Learn about natural insecticides. (Todd Murray: & Catherine Daniels; WSU, OSU, U of ID, PNW publication 649) https://bit.ly/2I8UCb0
Learn from an expert about managing wildlife conflicts in your home and garden. (Dana Sanchez, OSU, PNW 719) https://bit.ly/2R7BnSg
Paper wasps capable of behavior that resembles logical reasoning. “A new study provides the first evidence of transitive inference, the ability to use known relationships to infer unknown relationships, in a nonvertebrate animal: the lowly paper wasp.” (U of Michigan, via sciencedaily.com) https://bit.ly/2YeG92z
Ah, summer. Thoughts of gentle breezes and abundant harvests. But, wait! Even as I write this, temperatures are soaring. Just how severely plants were damaged by the time you read this will depend upon how rapidly gardeners reacted. Or, better yet, were ahead of the game.
Just how plants are affected by high temperatures depends upon numerous factors, among them the extent and duration of the heat; the relative humidity; windy or not; soil moisture content; also, the kind of plant, its age, site, and general status when the heat hit. Sometimes leaves are only damaged superficially. Other times, tissues die.
Tissue survival is most likely when the plant is fully hydrated well before the heat hits. After extreme heat arrives, stomates close, inhibiting water uptake by roots. So, whenever a heat wave is predicted, water the night before or early morning, between 2 and 6 AM.
Although sufficient and timely irrigation is important, so is temporary shade. Container-grown plants are especially vulnerable to damage during bright, hot weather. If possible, move them to a shaded site until the heat passes; if that’s impossible, rig temporary shade at least 18 inches overhead.
It’s critical to avoid wilting because wilted plants are permanently damaged even if the plant “totally recovers” after it is watered. Vegetables won’t produce the abundant yields gardeners expect.
Wilting is obvious with herbaceous plants, less so with woodies. In all cases, watch for subtle changes in leaf color. Early on, water shortages are signaled by an off-color, a somewhat blue- or gray-green.
Other effects of excessive heat include the following:
– Leaves droop, a plant’s temporary response to protect tissues from excess sunlight.
– Flower buds shrivel and dry instead of opening.
– Flowers scorch, especially at the petal edges.
– Fruits with insufficient leafy cover, may sunburn, and eventually spoil.
– Pollination fails, such as when immature summer squash doesn’t enlarge and, instead, rots at the blossom end. Or, when tomatoes stop setting fruit, resulting a harvest lull later on.
– Pollination is incomplete, as when summer squash resembles a billy club.
Blossom End Rot in tomatoes
Blossom end rot in tomatoes won’t be recognized by gardeners for a week or two. It’s caused by insufficient transport of calcium to the bottom of the fruit. (No; crushed eggshells in the soil won’t help.)
Early on, you’ll see a slight graying of the skin color on the blossom end. With continued stress, cells die, producing a black area which gradually enlarges and may permeate the entire fruit with a secondary infection (rot). Perhaps most frustrating is, even though damage isn’t visible on the exterior, the internal flesh has rotted. See “Blossom-End Rot of Tomatoes” (FS139; https://catalog.extension.oregonstate.edu/sites/catalog/files/project/pdf/fs139.pdf).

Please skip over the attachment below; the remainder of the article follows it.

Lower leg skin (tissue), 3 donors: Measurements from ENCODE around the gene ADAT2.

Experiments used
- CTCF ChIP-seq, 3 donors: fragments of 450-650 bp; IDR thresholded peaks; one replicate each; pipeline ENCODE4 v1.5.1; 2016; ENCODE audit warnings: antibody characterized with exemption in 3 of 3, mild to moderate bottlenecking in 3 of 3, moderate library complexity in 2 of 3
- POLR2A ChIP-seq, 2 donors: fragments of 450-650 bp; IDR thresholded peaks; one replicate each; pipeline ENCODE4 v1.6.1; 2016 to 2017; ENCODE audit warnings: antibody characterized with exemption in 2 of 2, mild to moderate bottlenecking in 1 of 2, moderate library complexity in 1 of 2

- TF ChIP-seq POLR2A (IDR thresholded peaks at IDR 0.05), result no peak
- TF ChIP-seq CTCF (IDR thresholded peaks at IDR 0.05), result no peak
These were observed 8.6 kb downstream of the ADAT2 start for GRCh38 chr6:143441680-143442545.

General guidelines for water
– Water early in the day so that your plants will meet the rising temperatures well supplied with a fully moist rootball.
– On scorching days, consider adding a second brief supplemental irrigation, perhaps up to half the usual amount, in the early afternoon to “top off” soil moisture.
– Realize that the output of drip irrigation and soaker lines is in gallons per hour whereas sprinklers, in-ground or not, is gallons per minute.
– “Abiotic Disorders of Landscape Plants” (UC); pages 139 to 155.
– “Diseases of Trees and Shrubs” (Sinclair & Lyon, 2nd edition); pages 492 to 494.
“In summer, the song sings itself.” –William Carlos Williams
Summer Volunteer Opportunities Abound!
As summer temperatures rise – so do volunteer opportunities for metro-area Master Gardeners to share proven, successful garden practices with home gardeners. Upcoming Master Gardener Clinic table volunteer events include the: Cracked Pots Art Show @ Edgefield, Backyard Certification Open Garden Event, Mt. Scott Fuel’s Centennial Celebration, the Clackamas County, Washington County and Oregon State Fairs!
Other rewarding, interactive, garden education volunteer opportunities are available at the Oregon Zoo’s Education Center and Metro’s Blue Lake Discovery Garden.
You can find details for all these educational events on CERVIS.
MG Office Helplines
“I can’t believe all that I’m learning volunteering here!” “It’s great to use the information I learned in class.” “Volunteering at the helpline is my favorite volunteer gig.” “I’m astonished, how much fun this is!”
These are comments shared by both Perennial and Intern Master Gardeners volunteering at the MG office helplines this past month. Join in the fun! Schedule a shift this summer! Research and collaborate with fellow MGs while educating the gardening public. Sign-up on CERVIS or contact an office coordinator.
Farmer’s Markets are bustling and Master Gardeners are present at ten area markets to dispense gardening advice.
Schedule a shift via CERVIS for a great summer volunteer experience. Don’t despair if your favorite market schedule appears full. Check back often, as schedules change and openings arise throughout the summer – sign-up on the waiting list for a particular shift. Let a clinic coordinator know if you are willing to serve as a substitute for last minute cancellations at your favorite market.
Beaverton – Gresham – Hillsdale – King – Lake Oswego – Lents – Milwaukie
Oregon City – Sherwood – Tigard
State and County Fair FUN!
If you want a big dose of summer fun, sign-up for an MG Clinic table at one of the county fairs or the Oregon State Fair. Give sage (OSU proven), garden advice to fair visitors and take a bit of time, before and after your shift, to grab some shaved ice and check out the fair competitions whether it is honey products, the biggest homegrown fruits and veggies, or the best home brew or chocolate layer cake! Sign-up on CERVIS to grab a shift now! Fair admission passes provided to all fair volunteers.
Clackamas County Fair, August 13 – 17 (Tuesday – Saturday). Master Gardeners are in a prime location at the Clackamas County Fair with our clinic table right by the entertainment stage, lovely display garden and plant sale. Join-in! Sign-up on CERVIS or contact coordinator Jane Collier: firstname.lastname@example.org, 503-266-1191.